MATLAB Examples

Predict Class Labels Using Stateflow

This example shows how to use a Stateflow® chart for label prediction. The example trains a discriminant analysis model for the Fisher iris data set by using fitcdiscr, and declares a function for code generation that loads the trained model and predicts labels for new data. The Stateflow chart in this example accepts streaming data and predicts labels using the function you declare.

Fisher's iris data set, which is included in Statistics and Machine Learning Toolbox™, contains species (species) and measurements (meas) on sepal length, sepal width, petal length, and petal width for 150 iris specimens. The data set contains 50 specimens from each of three species: setosa, versicolor, and virginica.

Load the Fisher iris data set.

load fisheriris

Convert species to an index vector where 1, 2, and 3 correspond to setosa, versicolor, and virginica, respectively.

species = grp2idx(species);

Partition the data into a training set and a test set.

rng('default') % For reproducibility
idx1 = randperm(150,75)';
idx2 = setdiff((1:150)',idx1);
X = meas(idx1,:);
Y = species(idx1,:);
trainX = meas(idx2,:);
trainY = species(idx2,:);

Use trainX and trainY to train a model, and use X and Y to test the trained model.

Train a quadratic discriminant analysis model.

Mdl = fitcdiscr(trainX,trainY,'DiscrimType','quadratic');

Mdl is a ClassificationDiscriminant model. At the command line, you can use Mdl to make predictions for new observations. However, you cannot use Mdl as an input argument in a function for code generation. Prepare Mdl to be loaded within the function by using saveCompactModel.


saveCompactModel compacts Mdl and saves it in the MAT-file DiscrIris.mat.

To display the predicted species in the display box of the Stateflow® model, define an enumeration class by using a classdef block in the MATLAB file IrisSpecies.m.

classdef IrisSpecies < Simulink.IntEnumType

For details about enumerated data, see docid:stateflow_ug.brp7mrf.

Declare a function named mypredict.m that predicts the iris species from new measurement data by using the trained model. The function should:

  • Include the code generation directive %#codegen somewhere in the function.
  • Accept iris measurement data. The data must be consistent with X except for the number of rows.
  • Load DiscrIris.mat using loadCompactModel.
  • Return predicted iris species.
function label  = mypredict(X) %#codegen
%MYPREDICT Predict species of iris flowers using discriminant model
%   mypredict predicts species of iris flowers using the compact
%   discriminant model in the file DiscrIris.mat. Rows of X correspond to
%   observations and columns correspond to predictor variables. label is
%   the predicted species.
mdl = loadCompactModel('DiscrIris');
labelTemp = predict(mdl,X);
label = IrisSpecies(labelTemp);

Open the Simulink® model sf_countflowers.slx.

sfName = 'sf_countflowers';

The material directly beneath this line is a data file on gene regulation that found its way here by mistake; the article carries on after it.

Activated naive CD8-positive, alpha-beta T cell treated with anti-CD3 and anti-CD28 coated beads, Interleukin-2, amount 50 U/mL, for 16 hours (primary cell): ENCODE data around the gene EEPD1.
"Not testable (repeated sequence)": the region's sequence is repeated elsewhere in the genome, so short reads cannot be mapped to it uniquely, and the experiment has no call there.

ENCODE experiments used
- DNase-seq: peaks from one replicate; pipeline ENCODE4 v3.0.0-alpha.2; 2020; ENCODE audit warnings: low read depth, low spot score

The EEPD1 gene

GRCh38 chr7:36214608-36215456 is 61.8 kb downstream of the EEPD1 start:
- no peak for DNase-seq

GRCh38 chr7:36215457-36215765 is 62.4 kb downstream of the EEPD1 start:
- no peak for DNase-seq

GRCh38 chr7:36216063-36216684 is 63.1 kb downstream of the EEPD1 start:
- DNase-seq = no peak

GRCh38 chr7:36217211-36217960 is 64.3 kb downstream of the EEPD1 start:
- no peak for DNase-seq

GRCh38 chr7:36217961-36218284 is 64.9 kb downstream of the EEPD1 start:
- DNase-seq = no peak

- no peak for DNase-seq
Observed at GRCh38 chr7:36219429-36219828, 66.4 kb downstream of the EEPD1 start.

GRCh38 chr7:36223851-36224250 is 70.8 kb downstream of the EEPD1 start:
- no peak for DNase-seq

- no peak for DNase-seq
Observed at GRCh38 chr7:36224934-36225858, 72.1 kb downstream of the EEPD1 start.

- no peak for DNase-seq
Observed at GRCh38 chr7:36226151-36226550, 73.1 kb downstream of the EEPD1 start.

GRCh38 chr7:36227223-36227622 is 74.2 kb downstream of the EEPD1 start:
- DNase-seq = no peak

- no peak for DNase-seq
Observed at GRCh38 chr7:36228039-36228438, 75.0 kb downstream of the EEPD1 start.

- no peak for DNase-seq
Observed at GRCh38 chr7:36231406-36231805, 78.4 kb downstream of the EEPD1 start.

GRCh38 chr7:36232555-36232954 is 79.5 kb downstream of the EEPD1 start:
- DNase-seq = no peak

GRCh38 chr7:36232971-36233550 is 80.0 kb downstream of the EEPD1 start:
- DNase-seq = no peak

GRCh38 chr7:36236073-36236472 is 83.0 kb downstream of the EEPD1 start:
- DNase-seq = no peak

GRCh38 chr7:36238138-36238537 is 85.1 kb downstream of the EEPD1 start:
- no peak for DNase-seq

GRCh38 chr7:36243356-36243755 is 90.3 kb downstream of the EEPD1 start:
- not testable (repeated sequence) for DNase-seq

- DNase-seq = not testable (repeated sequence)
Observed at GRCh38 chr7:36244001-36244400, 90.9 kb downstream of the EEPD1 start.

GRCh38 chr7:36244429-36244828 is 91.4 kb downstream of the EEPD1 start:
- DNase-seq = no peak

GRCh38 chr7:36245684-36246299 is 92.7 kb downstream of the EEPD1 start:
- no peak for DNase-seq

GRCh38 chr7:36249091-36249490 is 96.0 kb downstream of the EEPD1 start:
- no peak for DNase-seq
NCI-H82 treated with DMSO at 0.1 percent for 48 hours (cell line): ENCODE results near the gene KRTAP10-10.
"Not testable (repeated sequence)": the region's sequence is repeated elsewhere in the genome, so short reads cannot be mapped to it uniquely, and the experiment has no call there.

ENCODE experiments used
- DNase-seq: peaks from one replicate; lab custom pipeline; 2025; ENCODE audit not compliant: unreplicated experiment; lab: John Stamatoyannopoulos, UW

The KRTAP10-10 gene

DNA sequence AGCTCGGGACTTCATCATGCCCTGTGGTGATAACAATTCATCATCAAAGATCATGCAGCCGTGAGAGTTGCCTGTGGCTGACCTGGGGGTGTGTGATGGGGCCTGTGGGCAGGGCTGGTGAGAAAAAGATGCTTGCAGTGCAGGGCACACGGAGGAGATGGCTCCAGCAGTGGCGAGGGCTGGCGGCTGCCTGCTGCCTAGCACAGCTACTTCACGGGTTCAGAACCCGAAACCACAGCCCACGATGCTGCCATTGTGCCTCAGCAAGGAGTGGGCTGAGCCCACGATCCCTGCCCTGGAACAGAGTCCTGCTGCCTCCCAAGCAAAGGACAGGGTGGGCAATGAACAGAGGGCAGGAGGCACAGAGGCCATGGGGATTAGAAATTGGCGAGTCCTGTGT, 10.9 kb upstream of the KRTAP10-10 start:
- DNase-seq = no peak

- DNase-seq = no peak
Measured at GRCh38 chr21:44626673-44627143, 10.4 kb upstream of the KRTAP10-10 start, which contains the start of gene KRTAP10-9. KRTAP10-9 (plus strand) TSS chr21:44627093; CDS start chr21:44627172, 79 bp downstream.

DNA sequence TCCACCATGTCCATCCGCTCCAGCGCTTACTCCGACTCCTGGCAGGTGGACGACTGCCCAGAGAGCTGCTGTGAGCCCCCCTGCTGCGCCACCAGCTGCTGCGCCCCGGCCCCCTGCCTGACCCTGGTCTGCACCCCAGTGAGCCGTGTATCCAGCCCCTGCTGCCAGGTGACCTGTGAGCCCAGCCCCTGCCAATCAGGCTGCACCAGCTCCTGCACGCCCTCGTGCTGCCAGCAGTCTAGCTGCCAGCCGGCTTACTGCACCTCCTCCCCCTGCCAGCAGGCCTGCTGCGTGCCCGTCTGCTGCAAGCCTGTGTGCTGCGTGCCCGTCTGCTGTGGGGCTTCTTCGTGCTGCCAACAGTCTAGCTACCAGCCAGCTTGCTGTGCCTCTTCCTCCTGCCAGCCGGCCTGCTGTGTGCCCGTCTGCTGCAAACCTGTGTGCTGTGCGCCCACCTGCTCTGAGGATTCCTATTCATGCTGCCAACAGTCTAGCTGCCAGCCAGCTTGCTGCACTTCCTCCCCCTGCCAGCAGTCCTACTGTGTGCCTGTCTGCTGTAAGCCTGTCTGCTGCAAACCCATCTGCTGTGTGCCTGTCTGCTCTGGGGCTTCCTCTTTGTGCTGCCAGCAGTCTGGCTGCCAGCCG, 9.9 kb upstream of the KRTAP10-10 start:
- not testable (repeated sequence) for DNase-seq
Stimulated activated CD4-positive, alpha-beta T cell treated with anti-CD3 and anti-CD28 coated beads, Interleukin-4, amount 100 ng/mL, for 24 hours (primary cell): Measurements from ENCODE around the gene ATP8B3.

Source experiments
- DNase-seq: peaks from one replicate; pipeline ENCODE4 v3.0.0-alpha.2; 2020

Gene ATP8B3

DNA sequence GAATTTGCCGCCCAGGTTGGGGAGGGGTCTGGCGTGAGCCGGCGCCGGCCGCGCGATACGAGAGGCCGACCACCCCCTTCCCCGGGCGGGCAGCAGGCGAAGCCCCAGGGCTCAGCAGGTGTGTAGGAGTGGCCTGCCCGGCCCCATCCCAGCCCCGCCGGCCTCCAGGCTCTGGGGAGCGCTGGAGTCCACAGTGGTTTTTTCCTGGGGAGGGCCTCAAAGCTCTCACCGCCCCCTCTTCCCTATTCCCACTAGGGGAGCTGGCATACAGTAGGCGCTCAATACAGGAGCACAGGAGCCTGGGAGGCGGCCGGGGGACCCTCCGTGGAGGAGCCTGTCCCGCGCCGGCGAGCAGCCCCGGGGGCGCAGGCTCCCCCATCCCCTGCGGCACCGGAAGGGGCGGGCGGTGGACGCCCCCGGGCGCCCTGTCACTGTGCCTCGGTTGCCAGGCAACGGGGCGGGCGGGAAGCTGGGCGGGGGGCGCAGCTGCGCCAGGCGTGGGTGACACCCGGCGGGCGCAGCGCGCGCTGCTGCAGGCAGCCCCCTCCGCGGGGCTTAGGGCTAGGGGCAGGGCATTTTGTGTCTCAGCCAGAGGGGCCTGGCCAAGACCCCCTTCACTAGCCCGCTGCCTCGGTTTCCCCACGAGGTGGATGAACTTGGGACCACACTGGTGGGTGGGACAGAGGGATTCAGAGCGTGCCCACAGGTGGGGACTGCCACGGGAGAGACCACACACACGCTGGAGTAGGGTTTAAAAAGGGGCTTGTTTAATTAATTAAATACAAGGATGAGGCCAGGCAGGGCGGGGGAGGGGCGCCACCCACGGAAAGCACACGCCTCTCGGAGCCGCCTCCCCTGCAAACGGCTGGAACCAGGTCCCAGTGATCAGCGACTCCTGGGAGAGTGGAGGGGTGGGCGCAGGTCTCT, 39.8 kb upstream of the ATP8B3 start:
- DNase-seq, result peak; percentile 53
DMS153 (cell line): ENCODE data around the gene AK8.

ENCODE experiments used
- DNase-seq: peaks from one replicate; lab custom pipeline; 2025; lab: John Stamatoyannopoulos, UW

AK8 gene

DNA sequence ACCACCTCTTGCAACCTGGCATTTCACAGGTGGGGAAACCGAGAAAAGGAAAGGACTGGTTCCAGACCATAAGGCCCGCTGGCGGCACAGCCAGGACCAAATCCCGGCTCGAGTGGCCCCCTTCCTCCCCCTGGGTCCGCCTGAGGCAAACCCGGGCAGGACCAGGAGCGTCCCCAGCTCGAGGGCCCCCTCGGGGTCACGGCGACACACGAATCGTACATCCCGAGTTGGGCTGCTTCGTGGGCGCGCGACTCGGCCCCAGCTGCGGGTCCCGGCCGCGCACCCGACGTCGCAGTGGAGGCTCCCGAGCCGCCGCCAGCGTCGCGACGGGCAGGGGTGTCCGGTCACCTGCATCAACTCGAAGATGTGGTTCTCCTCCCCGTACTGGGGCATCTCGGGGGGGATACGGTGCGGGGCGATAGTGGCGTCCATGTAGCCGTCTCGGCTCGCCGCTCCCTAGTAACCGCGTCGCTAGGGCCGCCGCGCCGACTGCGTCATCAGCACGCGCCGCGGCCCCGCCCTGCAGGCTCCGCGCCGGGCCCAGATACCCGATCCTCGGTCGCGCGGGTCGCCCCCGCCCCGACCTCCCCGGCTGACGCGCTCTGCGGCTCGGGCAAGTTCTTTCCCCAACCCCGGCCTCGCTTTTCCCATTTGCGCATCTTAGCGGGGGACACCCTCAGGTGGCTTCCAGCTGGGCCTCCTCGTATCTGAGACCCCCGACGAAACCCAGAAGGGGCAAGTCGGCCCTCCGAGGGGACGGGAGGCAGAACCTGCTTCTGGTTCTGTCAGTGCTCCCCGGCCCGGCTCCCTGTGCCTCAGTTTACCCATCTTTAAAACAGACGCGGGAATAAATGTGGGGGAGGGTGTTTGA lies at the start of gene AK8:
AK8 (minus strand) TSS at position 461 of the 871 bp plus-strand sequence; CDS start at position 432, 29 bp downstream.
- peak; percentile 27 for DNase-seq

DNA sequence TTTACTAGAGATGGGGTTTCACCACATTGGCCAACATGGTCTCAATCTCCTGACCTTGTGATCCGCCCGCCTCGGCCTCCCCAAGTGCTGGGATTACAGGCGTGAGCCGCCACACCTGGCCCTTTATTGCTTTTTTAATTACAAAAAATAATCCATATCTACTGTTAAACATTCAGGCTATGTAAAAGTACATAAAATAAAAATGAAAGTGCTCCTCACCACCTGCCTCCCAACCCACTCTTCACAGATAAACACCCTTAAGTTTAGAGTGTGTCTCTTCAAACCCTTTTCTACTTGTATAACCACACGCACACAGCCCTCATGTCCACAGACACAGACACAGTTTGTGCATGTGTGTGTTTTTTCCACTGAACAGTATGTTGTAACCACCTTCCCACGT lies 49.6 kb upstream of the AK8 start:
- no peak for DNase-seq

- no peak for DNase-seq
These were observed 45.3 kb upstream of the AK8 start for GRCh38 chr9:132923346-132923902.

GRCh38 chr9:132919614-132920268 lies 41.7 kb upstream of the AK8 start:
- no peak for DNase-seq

The figures display the Simulink® model and the flow graph contained in the Stateflow® chart. When the input node detects measurement data, it directs the data into the chart. The chart then predicts a species of iris flower and counts the number of flowers for each species. The chart returns the predicted species to the workspace and displays the species within the model, one at a time. The data store memory block NumFlowers stores the number of flowers for each species.

The chart expects to receive input data as a structure array called fisheririsInput containing these fields:

  • time - The points in time at which the observations enter the model. In the example, the duration includes the integers from 0 through 74. The orientation of time must correspond to the observations in the predictor data. So, for this example, time must be a column vector.
  • signals - A 1-by-1 structure array describing the input data and containing the fields values and dimensions. The values field is a matrix of predictor data. The dimensions field is the number of predictor variables.

Create an appropriate structure array for iris flower measurements.

fisheririsInput.time = [0:74]';
fisheririsInput.signals.dimensions = 4;
fisheririsInput.signals.values = X;

You can change the name from fisheririsInput, and then specify the new name in the model. However, Stateflow® expects the structure array to contain the described field names. For more details, see docid:simulink_ug.bsuwn_8.

Simulate the model.


The figure shows the model after it processes all observations in fisheririsInput, one at a time. The predicted species of X(75,:) is virginica. The number of setosa, versicolor, and virginica in X is 22, 22, and 31, respectively.

The variable logsout appears in the workspace. logsout is a SimulinkData.Dataset object containing the predicted species. Extract the predicted species data from the simulation log.

labelSF = logsout.getElement(1).Values.Data;

Predict species at the command line using predict.

labelCMD = predict(Mdl,X);

Compare the predicted species returned by sf_countflowers to those returned by calling predict at the command line.

ans =



isequal returns logical 1 (true) if all the inputs are equal. This comparison confirms that sf_countflowers returns the expected results.

If you also have a Simulink® Coder™ license, then you can generate C code from sf_countflowers.slx in Simulink® or from the command line using rtwbuild. For more details, see docid:rtw_gs.btyj0uu.